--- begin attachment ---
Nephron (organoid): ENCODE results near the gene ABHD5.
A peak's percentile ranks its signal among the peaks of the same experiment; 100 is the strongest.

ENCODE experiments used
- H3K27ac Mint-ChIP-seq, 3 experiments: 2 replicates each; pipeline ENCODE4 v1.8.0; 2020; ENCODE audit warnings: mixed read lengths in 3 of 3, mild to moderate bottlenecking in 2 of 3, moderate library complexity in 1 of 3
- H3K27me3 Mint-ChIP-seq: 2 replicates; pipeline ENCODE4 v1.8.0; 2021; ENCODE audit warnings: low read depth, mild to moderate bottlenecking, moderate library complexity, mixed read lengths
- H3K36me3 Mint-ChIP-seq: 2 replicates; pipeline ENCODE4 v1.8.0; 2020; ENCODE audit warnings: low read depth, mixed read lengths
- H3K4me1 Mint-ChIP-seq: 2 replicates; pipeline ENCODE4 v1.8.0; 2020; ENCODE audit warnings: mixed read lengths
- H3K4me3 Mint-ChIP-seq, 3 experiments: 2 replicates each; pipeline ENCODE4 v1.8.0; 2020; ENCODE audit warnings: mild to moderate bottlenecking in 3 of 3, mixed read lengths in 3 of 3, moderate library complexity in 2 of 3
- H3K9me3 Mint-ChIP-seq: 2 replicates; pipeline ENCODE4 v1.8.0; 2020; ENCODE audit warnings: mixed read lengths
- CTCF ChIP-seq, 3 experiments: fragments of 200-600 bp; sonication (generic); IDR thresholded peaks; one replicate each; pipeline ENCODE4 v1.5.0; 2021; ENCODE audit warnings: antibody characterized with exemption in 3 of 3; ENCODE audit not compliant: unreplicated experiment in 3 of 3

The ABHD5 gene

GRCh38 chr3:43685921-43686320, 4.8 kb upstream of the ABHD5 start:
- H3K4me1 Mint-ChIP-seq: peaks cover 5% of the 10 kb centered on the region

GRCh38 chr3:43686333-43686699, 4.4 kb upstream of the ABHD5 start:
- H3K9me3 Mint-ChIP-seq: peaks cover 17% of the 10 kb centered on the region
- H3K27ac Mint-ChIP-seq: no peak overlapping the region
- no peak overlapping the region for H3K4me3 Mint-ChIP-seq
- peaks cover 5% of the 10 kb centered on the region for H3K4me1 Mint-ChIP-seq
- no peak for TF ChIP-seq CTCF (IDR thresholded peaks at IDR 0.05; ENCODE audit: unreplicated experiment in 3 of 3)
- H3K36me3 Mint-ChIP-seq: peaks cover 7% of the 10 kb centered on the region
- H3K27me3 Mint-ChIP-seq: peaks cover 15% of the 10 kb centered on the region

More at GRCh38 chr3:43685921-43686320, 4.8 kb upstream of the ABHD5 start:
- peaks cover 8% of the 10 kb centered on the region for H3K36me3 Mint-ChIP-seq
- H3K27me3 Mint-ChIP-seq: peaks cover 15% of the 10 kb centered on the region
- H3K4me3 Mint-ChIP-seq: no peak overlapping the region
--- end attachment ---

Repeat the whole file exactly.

Nephron (organoid): ENCODE results near the gene ABHD5.
A peak's percentile ranks its signal among the peaks of the same experiment; 100 is the strongest.

ENCODE experiments used
- H3K27ac Mint-ChIP-seq, 3 experiments: 2 replicates each; pipeline ENCODE4 v1.8.0; 2020; ENCODE audit warnings: mixed read lengths in 3 of 3, mild to moderate bottlenecking in 2 of 3, moderate library complexity in 1 of 3
- H3K27me3 Mint-ChIP-seq: 2 replicates; pipeline ENCODE4 v1.8.0; 2021; ENCODE audit warnings: low read depth, mild to moderate bottlenecking, moderate library complexity, mixed read lengths
- H3K36me3 Mint-ChIP-seq: 2 replicates; pipeline ENCODE4 v1.8.0; 2020; ENCODE audit warnings: low read depth, mixed read lengths
- H3K4me1 Mint-ChIP-seq: 2 replicates; pipeline ENCODE4 v1.8.0; 2020; ENCODE audit warnings: mixed read lengths
- H3K4me3 Mint-ChIP-seq, 3 experiments: 2 replicates each; pipeline ENCODE4 v1.8.0; 2020; ENCODE audit warnings: mild to moderate bottlenecking in 3 of 3, mixed read lengths in 3 of 3, moderate library complexity in 2 of 3
- H3K9me3 Mint-ChIP-seq: 2 replicates; pipeline ENCODE4 v1.8.0; 2020; ENCODE audit warnings: mixed read lengths
- CTCF ChIP-seq, 3 experiments: fragments of 200-600 bp; sonication (generic); IDR thresholded peaks; one replicate each; pipeline ENCODE4 v1.5.0; 2021; ENCODE audit warnings: antibody characterized with exemption in 3 of 3; ENCODE audit not compliant: unreplicated experiment in 3 of 3

The ABHD5 gene

GRCh38 chr3:43685921-43686320, 4.8 kb upstream of the ABHD5 start:
- H3K4me1 Mint-ChIP-seq: peaks cover 5% of the 10 kb centered on the region

GRCh38 chr3:43686333-43686699, 4.4 kb upstream of the ABHD5 start:
- H3K9me3 Mint-ChIP-seq: peaks cover 17% of the 10 kb centered on the region
- H3K27ac Mint-ChIP-seq: no peak overlapping the region
- no peak overlapping the region for H3K4me3 Mint-ChIP-seq
- peaks cover 5% of the 10 kb centered on the region for H3K4me1 Mint-ChIP-seq
- no peak for TF ChIP-seq CTCF (IDR thresholded peaks at IDR 0.05; ENCODE audit: unreplicated experiment in 3 of 3)
- H3K36me3 Mint-ChIP-seq: peaks cover 7% of the 10 kb centered on the region
- H3K27me3 Mint-ChIP-seq: peaks cover 15% of the 10 kb centered on the region

More at GRCh38 chr3:43685921-43686320, 4.8 kb upstream of the ABHD5 start:
- peaks cover 8% of the 10 kb centered on the region for H3K36me3 Mint-ChIP-seq
- H3K27me3 Mint-ChIP-seq: peaks cover 15% of the 10 kb centered on the region
- H3K4me3 Mint-ChIP-seq: no peak overlapping the region